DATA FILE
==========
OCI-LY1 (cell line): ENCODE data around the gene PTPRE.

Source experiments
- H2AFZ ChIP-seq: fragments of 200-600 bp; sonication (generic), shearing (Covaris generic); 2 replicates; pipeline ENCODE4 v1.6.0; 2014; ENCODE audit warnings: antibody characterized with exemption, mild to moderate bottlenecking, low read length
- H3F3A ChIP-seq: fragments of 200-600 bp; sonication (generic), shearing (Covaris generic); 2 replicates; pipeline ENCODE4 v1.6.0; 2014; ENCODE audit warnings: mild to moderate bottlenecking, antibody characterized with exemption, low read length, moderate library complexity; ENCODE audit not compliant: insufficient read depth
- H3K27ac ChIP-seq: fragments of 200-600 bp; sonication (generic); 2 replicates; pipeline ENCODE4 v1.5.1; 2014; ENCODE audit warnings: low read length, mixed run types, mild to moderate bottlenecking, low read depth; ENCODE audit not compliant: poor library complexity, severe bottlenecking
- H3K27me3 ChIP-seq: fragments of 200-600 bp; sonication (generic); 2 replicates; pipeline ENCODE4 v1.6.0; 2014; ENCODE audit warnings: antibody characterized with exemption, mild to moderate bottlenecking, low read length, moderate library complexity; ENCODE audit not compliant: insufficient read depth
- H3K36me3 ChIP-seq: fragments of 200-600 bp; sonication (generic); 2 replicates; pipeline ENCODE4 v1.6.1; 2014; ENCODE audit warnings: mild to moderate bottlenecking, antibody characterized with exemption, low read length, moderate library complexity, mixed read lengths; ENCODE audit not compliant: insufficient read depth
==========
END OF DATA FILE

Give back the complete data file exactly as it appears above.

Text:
OCI-LY1 (cell line): ENCODE data around the gene PTPRE.

Source experiments
- H2AFZ ChIP-seq: fragments of 200-600 bp; sonication (generic), shearing (Covaris generic); 2 replicates; pipeline ENCODE4 v1.6.0; 2014; ENCODE audit warnings: antibody characterized with exemption, mild to moderate bottlenecking, low read length
- H3F3A ChIP-seq: fragments of 200-600 bp; sonication (generic), shearing (Covaris generic); 2 replicates; pipeline ENCODE4 v1.6.0; 2014; ENCODE audit warnings: mild to moderate bottlenecking, antibody characterized with exemption, low read length, moderate library complexity; ENCODE audit not compliant: insufficient read depth
- H3K27ac ChIP-seq: fragments of 200-600 bp; sonication (generic); 2 replicates; pipeline ENCODE4 v1.5.1; 2014; ENCODE audit warnings: low read length, mixed run types, mild to moderate bottlenecking, low read depth; ENCODE audit not compliant: poor library complexity, severe bottlenecking
- H3K27me3 ChIP-seq: fragments of 200-600 bp; sonication (generic); 2 replicates; pipeline ENCODE4 v1.6.0; 2014; ENCODE audit warnings: antibody characterized with exemption, mild to moderate bottlenecking, low read length, moderate library complexity; ENCODE audit not compliant: insufficient read depth
- H3K36me3 ChIP-seq: fragments of 200-600 bp; sonication (generic); 2 replicates; pipeline ENCODE4 v1.6.1; 2014; ENCODE audit warnings: mild to moderate bottlenecking, antibody characterized with exemption, low read length, moderate library complexity, mixed read lengths; ENCODE audit not compliant: insufficient read depth